Die vorliegende Arbeit umfasst eine Studie von Spinnwirteln, mit dem Ziel Kontinuitäten und Diskontinuitäten in der Entwicklung der Spinnwirtel zu dokumentieren. Die untersuchten Wirtel stammen aus 20 Fundstätten in Westasien und datieren vom 7. bis zum 3. Jt. v.u.Z. Die Wahl des Zeitraumes und der Fundstätten ergab sich aus der Fragestellung, ob sich die Hypothese einer „Textilen Revolution“ (nach Sherratt 1980/ McCorriston 1997) in den gesammelten Daten zu den Spinnwirteln niederschlagen würden. Zudem wurde in dieser Arbeit der Fokus auf die Aufnahme des Wirtelgewichtes in die Dokumentation dieser Fundgruppe gelegt, sowie eine statistische Analyse der funktionalen Parameter der Wirtel durchgeführt.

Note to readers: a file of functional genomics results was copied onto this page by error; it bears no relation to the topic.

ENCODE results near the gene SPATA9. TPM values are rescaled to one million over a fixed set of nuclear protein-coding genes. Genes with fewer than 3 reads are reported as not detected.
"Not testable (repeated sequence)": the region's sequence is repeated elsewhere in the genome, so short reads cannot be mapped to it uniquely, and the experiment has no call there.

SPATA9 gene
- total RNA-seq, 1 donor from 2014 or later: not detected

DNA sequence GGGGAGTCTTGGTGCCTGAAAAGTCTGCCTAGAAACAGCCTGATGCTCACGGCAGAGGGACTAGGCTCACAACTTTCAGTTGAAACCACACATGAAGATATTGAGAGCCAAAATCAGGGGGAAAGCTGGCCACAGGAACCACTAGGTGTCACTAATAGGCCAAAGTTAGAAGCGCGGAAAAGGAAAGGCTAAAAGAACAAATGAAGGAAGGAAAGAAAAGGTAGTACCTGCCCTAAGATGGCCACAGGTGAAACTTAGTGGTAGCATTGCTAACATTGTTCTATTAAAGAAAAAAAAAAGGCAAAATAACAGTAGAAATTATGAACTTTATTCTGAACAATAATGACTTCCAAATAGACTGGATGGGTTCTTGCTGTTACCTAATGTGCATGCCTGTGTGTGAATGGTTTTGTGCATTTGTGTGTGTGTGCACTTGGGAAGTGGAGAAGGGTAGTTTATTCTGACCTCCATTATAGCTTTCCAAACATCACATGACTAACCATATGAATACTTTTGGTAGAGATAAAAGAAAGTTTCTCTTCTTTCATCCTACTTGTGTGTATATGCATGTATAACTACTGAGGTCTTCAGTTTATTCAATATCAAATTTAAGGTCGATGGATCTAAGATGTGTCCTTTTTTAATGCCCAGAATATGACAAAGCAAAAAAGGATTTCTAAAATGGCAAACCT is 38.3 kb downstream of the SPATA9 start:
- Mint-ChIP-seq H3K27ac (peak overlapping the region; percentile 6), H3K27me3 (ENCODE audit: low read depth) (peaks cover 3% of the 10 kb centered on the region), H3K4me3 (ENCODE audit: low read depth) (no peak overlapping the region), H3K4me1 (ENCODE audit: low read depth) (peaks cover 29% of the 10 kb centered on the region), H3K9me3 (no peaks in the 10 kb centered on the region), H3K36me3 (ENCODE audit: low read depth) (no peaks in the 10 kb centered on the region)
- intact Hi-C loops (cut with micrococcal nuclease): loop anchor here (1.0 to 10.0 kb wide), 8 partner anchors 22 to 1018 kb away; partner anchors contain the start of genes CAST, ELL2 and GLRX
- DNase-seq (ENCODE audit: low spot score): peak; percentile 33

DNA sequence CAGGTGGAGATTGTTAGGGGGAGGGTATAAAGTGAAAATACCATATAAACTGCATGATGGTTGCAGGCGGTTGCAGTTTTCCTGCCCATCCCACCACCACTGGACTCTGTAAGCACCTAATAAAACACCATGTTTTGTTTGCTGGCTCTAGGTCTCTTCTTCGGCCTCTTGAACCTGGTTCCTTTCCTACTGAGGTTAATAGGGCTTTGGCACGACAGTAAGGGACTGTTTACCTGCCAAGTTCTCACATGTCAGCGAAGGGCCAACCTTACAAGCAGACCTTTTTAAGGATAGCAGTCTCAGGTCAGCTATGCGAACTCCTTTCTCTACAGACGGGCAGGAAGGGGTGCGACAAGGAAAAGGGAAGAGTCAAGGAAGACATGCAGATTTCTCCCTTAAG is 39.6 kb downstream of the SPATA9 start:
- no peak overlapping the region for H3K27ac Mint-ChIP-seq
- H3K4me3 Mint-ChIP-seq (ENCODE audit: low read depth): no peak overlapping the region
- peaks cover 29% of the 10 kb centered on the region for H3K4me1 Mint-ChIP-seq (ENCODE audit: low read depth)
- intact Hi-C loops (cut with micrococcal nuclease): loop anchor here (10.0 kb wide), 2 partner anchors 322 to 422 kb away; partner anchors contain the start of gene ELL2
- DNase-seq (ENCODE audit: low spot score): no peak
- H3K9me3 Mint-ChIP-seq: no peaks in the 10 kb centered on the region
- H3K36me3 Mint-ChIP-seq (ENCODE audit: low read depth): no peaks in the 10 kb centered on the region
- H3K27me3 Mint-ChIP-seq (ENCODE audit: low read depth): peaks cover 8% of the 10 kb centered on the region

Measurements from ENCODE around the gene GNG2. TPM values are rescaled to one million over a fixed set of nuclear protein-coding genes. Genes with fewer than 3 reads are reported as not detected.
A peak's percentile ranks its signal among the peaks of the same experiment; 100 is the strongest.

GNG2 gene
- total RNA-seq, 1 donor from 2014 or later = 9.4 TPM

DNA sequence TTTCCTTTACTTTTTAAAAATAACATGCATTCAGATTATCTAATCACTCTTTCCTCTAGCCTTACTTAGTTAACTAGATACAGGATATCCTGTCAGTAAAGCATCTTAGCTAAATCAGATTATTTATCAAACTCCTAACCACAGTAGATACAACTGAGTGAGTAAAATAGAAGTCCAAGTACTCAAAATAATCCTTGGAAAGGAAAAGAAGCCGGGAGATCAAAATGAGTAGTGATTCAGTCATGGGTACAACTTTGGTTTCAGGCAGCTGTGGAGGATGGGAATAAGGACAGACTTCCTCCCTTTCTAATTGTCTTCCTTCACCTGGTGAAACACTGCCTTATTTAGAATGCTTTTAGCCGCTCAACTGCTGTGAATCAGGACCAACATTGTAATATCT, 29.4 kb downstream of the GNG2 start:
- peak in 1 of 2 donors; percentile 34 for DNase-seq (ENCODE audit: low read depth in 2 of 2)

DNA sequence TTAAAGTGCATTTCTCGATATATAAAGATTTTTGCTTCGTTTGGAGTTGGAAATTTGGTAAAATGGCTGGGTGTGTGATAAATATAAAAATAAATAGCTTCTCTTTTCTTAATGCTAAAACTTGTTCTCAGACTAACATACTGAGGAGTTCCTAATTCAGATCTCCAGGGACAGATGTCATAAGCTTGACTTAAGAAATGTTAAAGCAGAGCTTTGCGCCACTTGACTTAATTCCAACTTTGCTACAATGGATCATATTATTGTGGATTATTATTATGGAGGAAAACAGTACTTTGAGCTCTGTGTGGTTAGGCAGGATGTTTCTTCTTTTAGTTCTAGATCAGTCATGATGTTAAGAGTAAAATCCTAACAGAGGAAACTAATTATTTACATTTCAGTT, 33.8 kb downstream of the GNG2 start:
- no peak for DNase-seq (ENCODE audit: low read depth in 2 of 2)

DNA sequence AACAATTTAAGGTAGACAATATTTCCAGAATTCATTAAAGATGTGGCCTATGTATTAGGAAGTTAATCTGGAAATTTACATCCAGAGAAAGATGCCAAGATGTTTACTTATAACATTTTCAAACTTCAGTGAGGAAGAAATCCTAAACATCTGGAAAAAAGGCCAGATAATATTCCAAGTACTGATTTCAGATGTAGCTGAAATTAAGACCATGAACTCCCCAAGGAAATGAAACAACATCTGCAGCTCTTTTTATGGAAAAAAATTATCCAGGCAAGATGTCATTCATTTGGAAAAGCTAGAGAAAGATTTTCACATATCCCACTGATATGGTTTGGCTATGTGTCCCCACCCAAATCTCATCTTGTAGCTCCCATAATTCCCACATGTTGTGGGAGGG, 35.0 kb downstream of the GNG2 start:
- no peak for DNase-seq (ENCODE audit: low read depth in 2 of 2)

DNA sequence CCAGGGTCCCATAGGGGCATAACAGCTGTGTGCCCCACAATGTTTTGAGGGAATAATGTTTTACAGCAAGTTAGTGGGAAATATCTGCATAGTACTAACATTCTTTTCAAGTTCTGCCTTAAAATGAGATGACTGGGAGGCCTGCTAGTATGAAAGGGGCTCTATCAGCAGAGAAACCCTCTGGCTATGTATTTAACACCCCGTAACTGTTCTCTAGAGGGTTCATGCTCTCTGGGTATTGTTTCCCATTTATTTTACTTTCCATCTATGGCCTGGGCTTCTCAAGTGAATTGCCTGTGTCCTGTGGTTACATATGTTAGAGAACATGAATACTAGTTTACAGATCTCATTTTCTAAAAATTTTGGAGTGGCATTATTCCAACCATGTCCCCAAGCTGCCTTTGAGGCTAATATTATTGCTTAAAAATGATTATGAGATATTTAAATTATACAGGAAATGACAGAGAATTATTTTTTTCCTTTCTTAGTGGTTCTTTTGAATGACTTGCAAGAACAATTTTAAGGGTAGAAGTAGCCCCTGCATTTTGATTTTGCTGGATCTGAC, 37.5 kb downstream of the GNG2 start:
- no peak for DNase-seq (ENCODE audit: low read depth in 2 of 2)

The present work is a study of spindle whorls, aiming to document the continuities and discontinuities in whorl development. The whorls are collected from 20 sites in Western Asia dating to the 7th to 3rd Millennia BCE. Former studies on these kinds of objects usually refer to material from one or two sites. A supraregional and diachronic overview on the material is however missing so far. The present study aims to fill this gap by providing important data on spindle whorl variability based on their measurements and in particular weight values. It presents an analysis of the mentioned functional data and puts forward interpretations on raw material identification. Taking into account the very light weight of pottery neolithic spindle whorls, I assume they might have been used for the production of yarn from short stapled wool of primitive sheep and goat breeds. The high standardization of weights of these early whorls could reflect a production of high quantities of uniform yarn for the manufacture of woven textiles. The first evidence for tabby weave, which could hint towards a mechanical or semi mechanical loom construction, occur contemporary to these high amounts of spindle whorls. The level of standardization of spindle whorl weight continues into the 5th Millennium BCE. From the 4th Millennium onward an increase of weight variability is noted, with higher numbers of heavy whorls. A direct correlation of this increase with the processing of longer stapled wool seems an obvious conclusion. The changes however do not seem to be of lasting nature. In opposite, the overall compared data point towards a return to the before observed standards. The survey of spindle whorls provides a substantial data reference within the investigated regions. This dataset enables assumptions about certain sites being specialized in certain parts of the textile production known in the area (Tall-i Bakun). In addition, it provides concrete reference for textile tool studies beyond the investigated area and time span. However, the investigation of single sites offers independent results, like the indications on the seasonality of textile production derived from the Sharafabad material or the indications of changes in production intensities from one phase to another like in Tell Sabi Abyad. The results of my research suggest that it is probable that the short stapled wool of primitive sheep and goat breeds was used in parts of Western Asia at least from the end of the 7th Millennium BCE onward. The development from the initial phase to the intense use of wool in the 3rd Millennium BCE is however neither linear nor revolutionary. It seems to be a regionally distinct and gradual process with strong evidences for local continuities and discontinuities.